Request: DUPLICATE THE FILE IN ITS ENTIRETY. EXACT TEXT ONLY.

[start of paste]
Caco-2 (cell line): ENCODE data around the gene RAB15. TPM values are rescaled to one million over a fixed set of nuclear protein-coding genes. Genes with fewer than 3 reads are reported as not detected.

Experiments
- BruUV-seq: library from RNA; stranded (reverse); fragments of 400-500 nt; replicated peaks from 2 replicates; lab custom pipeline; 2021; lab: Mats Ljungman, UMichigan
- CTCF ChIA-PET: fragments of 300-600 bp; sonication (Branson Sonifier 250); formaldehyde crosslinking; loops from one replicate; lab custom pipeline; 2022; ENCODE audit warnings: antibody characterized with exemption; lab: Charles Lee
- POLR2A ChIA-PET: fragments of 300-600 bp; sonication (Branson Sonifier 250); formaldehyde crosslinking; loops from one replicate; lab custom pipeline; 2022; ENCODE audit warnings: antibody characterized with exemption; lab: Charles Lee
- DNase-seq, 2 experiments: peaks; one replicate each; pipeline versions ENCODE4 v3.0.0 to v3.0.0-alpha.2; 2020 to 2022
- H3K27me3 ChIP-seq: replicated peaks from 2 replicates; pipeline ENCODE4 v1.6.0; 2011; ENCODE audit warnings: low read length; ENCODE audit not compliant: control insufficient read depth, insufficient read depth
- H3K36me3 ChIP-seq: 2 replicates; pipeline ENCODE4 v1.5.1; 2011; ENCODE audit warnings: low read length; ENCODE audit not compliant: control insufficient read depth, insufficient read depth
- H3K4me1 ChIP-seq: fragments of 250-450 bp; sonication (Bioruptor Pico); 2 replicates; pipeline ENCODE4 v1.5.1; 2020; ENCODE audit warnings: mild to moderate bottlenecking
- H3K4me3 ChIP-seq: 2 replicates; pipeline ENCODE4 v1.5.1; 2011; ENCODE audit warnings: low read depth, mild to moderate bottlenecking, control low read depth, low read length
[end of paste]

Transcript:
Caco-2 (cell line): ENCODE data around the gene RAB15. TPM values are rescaled to one million over a fixed set of nuclear protein-coding genes. Genes with fewer than 3 reads are reported as not detected.

Experiments
- BruUV-seq: library from RNA; stranded (reverse); fragments of 400-500 nt; replicated peaks from 2 replicates; lab custom pipeline; 2021; lab: Mats Ljungman, UMichigan
- CTCF ChIA-PET: fragments of 300-600 bp; sonication (Branson Sonifier 250); formaldehyde crosslinking; loops from one replicate; lab custom pipeline; 2022; ENCODE audit warnings: antibody characterized with exemption; lab: Charles Lee
- POLR2A ChIA-PET: fragments of 300-600 bp; sonication (Branson Sonifier 250); formaldehyde crosslinking; loops from one replicate; lab custom pipeline; 2022; ENCODE audit warnings: antibody characterized with exemption; lab: Charles Lee
- DNase-seq, 2 experiments: peaks; one replicate each; pipeline versions ENCODE4 v3.0.0 to v3.0.0-alpha.2; 2020 to 2022
- H3K27me3 ChIP-seq: replicated peaks from 2 replicates; pipeline ENCODE4 v1.6.0; 2011; ENCODE audit warnings: low read length; ENCODE audit not compliant: control insufficient read depth, insufficient read depth
- H3K36me3 ChIP-seq: 2 replicates; pipeline ENCODE4 v1.5.1; 2011; ENCODE audit warnings: low read length; ENCODE audit not compliant: control insufficient read depth, insufficient read depth
- H3K4me1 ChIP-seq: fragments of 250-450 bp; sonication (Bioruptor Pico); 2 replicates; pipeline ENCODE4 v1.5.1; 2020; ENCODE audit warnings: mild to moderate bottlenecking
- H3K4me3 ChIP-seq: 2 replicates; pipeline ENCODE4 v1.5.1; 2011; ENCODE audit warnings: low read depth, mild to moderate bottlenecking, control low read depth, low read length